I’ve only been blogging for 2-1/2 mos now and I have to say thank you to the tireless efforts of Katherine Stone and others to help other women. I am already tired of writing the same things over & over. Mandatory screening is not written into the bill. I realize that there are those who are completely skeptical that this bill doesn’t automatically mean meds (these folks have every right to feel that way from their own negative experiences). However, let’s not let our hatred of meds get in the way of the big picture here, which is the need to help mothers in this society. We’ve been silent for way too long. There is critical need for early intervention (e.g., public awareness, info availability, stopping the myths and stigma, increased support services). I believe that, without this legislation, improvements in 1) public perception toward moms with PPD, 2) research efforts to improve existing treatment options and ability to detect PPD earlier and thus minimize the impact on mothers, 3) availability of support services, and 4) quality of care by medical/mental health practitioners will continue to crawl at a snail’s pace like it’s done for centuries…..and at what cost?

    How many more mothers (and families) must suffer before people realize that something must be done to help mothers (and families) in this country?

  18. While I support the Melanie Blocker Stokes MOTHERS Act, I do wonder if it will lead to anything more then labeling rather then the very outcomes we would wish. Can we reasonably expect that a system in “shambles” according to the members of the President’s New Freedom Commission of Mental Health and recently given a D grade by NAMI will naturally foster preferred outcomes? Does it merely engender outcomes reflecting its long standing inadequacies?

    There is something disheartening when persons are given the message – identify, reach out and recover – given that most fail to receive (1,2, 3) the optimal care associated with the favorable outcomes frequently cited as the norm. Perhaps things will be different this time if the words and deeds intersect but based on previous initiatives, legislation, and the like may be unlikely.

    (1)The Quality of Care for Depressive and Anxiety Disorders in the United States, Alexander S. Young, MD, MSHS; Ruth Klap, PhD; Cathy D. Sherbourne, PhD; Kenneth B. Wells, MD, MPH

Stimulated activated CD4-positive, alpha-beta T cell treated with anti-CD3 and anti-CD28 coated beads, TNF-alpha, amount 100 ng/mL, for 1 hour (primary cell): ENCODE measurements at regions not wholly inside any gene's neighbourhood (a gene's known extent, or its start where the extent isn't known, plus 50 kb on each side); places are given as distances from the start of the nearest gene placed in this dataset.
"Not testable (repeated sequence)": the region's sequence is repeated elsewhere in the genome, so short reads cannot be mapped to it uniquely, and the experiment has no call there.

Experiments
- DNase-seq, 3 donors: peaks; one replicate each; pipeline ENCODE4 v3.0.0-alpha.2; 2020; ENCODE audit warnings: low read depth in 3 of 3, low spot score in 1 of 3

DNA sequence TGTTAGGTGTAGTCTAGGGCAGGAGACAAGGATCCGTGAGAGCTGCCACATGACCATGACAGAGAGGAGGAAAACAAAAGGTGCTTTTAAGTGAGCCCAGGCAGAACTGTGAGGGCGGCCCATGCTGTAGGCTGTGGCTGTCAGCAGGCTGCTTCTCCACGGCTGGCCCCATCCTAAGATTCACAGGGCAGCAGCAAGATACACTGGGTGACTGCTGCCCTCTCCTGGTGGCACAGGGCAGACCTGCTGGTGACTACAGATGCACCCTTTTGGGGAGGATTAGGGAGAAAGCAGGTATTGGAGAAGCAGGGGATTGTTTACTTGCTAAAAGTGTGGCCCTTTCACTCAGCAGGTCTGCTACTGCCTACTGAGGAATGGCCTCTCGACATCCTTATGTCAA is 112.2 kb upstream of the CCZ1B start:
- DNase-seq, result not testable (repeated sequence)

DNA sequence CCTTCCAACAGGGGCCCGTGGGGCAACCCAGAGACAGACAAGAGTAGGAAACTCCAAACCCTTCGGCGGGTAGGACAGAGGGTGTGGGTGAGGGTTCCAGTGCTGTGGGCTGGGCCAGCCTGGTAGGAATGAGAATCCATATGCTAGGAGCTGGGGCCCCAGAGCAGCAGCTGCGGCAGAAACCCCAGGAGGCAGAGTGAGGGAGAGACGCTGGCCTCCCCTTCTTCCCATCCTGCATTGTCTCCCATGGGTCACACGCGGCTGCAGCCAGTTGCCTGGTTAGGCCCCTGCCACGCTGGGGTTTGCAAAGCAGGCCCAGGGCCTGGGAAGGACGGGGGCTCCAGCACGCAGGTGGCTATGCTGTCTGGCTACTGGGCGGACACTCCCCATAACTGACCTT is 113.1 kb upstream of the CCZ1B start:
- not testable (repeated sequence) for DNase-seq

Arch Gen Psychiatry. 2001;58:55-61.

    (2) Recent Care of Common Mental Disorders in the United States Prevalence and Conformance with Evidence-Based Recommendations, Philip S Wang, MD, DrPH, Patricia Berglund, MBA, and Ronald C Kessler, PhD.J Gen Intern Med. 2000 May; 15(5): 284–292.

    (3) Mental Illness Said to Affect One-Quarter of Americans; NIH Report Cites Problems With Adequate Treatment; A Debate Over Definitions. Leila Abboud. Wall Street Journal. (Eastern edition). New York, N.Y.: Jun 7, 2005. pg. D.1

  19. A few comments if allowed:

    First, I appreciate Ms Stone’s reply, so I have a better understanding of her perspective. Make no mistake I am nothing less than a full supporter of women accessing treatment for Post Partum Depression, as much as any other illness, and there should be zero tolerance of anything less.

    I am not clear to Joe’s comments about the President’s New Freedom Commission of Mental Health, is this a Bush or Obama intiative? Nonetheless, let me make one statement that may attract disagreement, but it is based on the history of what politicians are about: the mental health care community, based on clinicians, patients, families of patients, and invested other parties, are not seen as a strong enough lobby to gain attention and support of politicians. And the main reason is, the majority of mental health patients do not vote, therefore, they do not count to our alleged representatives both locally and nationally. Therefore, what sparse efforts we have seen offered by politicians in the past decades is superficial and fluff until proven otherwise. One strong exception was the Surgeon General’s report on mental health care issues while Clinton was still in office, but that is the only one I can think of at the moment.